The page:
Stanley Spencer by Chute (1916)
Drawing, Pencil on paper, 367mm x 267mm
http://liberationiraq.com/2016/05/the-jewish-press-canadian-jew-rescues-isis-sex-slaves-the-yazidis-oskar-schindler/ Portrait of Stanley Spencer by Desmond Chute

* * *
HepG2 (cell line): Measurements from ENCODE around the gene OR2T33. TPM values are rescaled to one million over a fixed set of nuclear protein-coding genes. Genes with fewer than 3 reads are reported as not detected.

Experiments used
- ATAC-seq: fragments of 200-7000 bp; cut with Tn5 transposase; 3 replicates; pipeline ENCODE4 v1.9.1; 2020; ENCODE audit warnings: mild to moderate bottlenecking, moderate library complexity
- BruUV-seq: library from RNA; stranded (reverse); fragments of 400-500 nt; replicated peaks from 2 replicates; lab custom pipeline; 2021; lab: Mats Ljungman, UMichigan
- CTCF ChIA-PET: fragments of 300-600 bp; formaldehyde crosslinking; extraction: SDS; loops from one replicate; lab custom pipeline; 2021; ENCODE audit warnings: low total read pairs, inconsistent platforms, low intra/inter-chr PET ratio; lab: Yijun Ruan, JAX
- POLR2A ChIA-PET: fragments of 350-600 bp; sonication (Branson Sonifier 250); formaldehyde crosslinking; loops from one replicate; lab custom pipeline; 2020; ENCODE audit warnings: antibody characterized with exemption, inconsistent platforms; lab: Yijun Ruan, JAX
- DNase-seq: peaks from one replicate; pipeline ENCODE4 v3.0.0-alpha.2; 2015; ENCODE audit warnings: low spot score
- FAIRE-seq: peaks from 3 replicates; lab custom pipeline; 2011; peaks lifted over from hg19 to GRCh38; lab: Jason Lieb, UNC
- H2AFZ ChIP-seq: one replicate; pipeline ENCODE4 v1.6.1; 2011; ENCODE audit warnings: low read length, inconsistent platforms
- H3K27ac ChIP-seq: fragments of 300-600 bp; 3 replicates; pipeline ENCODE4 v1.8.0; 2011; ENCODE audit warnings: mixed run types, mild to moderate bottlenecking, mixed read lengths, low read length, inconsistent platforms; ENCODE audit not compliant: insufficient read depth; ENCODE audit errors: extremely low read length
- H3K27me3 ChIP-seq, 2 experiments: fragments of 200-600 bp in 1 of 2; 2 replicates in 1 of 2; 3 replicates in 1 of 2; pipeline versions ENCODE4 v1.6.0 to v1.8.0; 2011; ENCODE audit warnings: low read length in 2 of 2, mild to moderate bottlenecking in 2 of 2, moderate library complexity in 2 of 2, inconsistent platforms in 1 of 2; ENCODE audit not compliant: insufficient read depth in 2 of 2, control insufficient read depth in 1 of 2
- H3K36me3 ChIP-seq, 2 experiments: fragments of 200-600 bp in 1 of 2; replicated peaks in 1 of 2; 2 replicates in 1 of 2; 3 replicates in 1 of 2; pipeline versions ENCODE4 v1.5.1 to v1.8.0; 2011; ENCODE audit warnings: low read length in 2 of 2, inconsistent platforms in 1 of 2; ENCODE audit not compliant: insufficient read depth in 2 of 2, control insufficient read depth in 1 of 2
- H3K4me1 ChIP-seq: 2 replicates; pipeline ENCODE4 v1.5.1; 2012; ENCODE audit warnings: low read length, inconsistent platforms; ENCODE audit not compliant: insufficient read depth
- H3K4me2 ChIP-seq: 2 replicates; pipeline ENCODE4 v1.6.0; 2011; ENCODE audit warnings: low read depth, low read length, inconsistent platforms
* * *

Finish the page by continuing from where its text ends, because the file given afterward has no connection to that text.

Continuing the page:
Spencer liked to give a highly coloured and slightly doctored account of his initial meeting with Desmond Chute at the Beaufort War Hospital, Bristol, in November 1915: ‘I was amazed to note that this youth in a beautiful civilian suit was walking towards me as if he meant to speak to me; the usual visitors to the hospital passed us orderlies by as they would pass a row of bedpans.’ Although four years younger than Spencer, Chute’s friendship would introduce Spencer to classical literature, and in their discussions of religion and walks around Clifton, would provide Spencer with much needed solace from institutional life in which the hospital was a power unto itself. Chute had spent a brief period at the Slade from 1913 until the outbreak of war, and this drawing was made on the eve of Spencer’s departure from Bristol. From 1916 to 1926 Spencer wrote a notable series of letters to Chute, which are now in the collection of the Stanley Spencer Gallery. Begun as soon as he left the Beaufort War Hospital, they describe his further military service, training with the RAMC at Tweseldown Camp near Farnham and then in the RAMC and infantry in Salonika; the final letters were written after the end of the war and his return to England. Vivid, imaginative and compellingly written, they have a numinous quality and contain reflections on a diverse range of topics, from his voracious reading, to art, music and religion. A Roman Catholic, Chute was later a member of Eric Gill’s Guild of St Joseph and St Dominic at Ditchling Common, leaving to become ordained as a Dominican priest and to live abroad, mostly in Rapallo.